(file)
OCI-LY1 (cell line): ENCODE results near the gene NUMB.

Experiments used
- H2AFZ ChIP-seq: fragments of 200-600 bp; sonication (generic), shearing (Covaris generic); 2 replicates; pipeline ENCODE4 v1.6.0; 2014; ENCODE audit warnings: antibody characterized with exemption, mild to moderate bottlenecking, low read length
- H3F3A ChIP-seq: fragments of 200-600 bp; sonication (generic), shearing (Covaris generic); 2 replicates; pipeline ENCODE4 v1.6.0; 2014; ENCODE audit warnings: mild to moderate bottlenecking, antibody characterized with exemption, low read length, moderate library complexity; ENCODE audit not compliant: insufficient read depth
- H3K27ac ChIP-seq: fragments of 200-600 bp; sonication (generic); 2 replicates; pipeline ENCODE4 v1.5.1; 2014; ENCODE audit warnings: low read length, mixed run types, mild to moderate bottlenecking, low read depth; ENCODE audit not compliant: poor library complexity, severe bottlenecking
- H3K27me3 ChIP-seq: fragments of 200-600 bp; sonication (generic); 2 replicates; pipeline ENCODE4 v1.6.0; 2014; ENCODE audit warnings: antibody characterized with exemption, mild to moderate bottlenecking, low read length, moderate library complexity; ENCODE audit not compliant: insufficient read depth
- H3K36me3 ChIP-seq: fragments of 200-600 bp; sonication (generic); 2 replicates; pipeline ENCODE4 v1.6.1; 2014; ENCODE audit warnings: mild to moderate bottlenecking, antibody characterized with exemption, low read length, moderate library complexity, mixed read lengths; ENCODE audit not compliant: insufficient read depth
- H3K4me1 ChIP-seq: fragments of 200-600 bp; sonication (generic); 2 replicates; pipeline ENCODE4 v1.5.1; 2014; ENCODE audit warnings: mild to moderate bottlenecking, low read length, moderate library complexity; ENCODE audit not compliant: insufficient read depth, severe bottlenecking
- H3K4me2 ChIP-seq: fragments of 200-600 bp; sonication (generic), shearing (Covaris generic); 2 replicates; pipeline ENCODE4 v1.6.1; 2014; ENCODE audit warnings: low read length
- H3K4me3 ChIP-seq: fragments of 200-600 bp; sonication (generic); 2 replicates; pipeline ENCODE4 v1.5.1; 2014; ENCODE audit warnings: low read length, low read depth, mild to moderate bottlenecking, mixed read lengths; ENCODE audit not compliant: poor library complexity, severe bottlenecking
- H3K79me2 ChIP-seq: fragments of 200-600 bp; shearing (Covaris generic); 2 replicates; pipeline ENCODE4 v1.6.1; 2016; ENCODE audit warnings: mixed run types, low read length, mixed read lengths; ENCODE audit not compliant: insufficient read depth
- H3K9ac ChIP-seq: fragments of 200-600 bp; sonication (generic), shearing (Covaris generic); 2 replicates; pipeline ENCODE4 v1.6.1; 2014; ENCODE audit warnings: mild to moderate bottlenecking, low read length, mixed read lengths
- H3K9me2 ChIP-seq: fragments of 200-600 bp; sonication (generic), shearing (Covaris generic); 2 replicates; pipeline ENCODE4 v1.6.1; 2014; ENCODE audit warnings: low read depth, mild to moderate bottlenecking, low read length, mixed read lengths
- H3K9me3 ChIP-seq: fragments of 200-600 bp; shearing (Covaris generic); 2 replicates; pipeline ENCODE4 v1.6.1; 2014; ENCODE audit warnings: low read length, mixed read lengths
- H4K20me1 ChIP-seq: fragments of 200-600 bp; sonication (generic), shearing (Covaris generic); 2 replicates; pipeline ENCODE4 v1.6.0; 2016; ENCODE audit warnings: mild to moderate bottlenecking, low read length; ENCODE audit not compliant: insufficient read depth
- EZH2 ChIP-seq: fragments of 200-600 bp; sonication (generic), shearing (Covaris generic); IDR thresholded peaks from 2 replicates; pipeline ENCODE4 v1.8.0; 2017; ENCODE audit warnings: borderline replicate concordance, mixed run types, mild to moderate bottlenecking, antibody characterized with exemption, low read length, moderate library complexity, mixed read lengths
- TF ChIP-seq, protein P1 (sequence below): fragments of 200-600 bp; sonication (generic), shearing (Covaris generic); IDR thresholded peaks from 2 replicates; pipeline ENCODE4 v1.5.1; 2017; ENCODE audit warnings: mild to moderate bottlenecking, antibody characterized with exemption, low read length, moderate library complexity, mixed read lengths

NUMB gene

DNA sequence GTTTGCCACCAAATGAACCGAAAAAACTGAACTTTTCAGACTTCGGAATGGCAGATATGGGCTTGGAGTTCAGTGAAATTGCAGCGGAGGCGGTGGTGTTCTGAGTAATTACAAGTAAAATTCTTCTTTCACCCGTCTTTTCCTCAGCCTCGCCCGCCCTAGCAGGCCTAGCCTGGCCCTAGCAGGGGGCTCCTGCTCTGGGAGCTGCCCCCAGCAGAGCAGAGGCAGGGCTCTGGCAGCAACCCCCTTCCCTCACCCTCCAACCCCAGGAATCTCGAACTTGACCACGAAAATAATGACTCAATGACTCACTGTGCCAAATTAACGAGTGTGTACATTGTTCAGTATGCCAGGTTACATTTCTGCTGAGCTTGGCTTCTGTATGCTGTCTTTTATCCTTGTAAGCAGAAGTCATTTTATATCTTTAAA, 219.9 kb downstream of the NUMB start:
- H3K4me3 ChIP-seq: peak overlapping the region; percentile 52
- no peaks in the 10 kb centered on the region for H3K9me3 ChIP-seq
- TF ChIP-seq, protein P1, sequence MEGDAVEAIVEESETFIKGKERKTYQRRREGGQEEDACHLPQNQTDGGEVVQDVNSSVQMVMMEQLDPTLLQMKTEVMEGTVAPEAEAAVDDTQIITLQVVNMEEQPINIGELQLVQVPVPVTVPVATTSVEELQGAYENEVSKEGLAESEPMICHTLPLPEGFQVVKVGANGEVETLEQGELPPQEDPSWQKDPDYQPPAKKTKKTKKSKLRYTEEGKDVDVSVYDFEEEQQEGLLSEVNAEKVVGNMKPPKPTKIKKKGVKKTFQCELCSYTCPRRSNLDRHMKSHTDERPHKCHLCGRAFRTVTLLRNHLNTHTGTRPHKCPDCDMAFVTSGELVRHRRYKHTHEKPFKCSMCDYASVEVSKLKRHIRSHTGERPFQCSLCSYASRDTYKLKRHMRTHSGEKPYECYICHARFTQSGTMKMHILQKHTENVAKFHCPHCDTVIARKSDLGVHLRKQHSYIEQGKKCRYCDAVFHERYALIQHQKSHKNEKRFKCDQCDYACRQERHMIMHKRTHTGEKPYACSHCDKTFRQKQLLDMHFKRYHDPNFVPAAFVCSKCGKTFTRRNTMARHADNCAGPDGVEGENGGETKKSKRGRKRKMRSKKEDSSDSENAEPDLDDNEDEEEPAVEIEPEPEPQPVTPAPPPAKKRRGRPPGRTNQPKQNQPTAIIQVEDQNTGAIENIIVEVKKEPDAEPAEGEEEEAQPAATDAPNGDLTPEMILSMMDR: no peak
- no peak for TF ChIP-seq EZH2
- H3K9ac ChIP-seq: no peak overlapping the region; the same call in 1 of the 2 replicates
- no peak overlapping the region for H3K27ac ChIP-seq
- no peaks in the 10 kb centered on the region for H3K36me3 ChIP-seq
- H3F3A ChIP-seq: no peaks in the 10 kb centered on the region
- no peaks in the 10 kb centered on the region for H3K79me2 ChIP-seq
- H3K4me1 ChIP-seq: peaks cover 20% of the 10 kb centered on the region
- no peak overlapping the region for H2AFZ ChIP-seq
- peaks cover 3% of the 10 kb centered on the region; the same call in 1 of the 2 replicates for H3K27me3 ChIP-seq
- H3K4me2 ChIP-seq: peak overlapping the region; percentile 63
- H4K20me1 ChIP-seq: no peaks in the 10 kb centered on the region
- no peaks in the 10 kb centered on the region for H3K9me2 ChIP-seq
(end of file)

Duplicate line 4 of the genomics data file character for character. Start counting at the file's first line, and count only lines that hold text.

- H3F3A ChIP-seq: fragments of 200-600 bp; sonication (generic), shearing (Covaris generic); 2 replicates; pipeline ENCODE4 v1.6.0; 2014; ENCODE audit warnings: mild to moderate bottlenecking, antibody characterized with exemption, low read length, moderate library complexity; ENCODE audit not compliant: insufficient read depth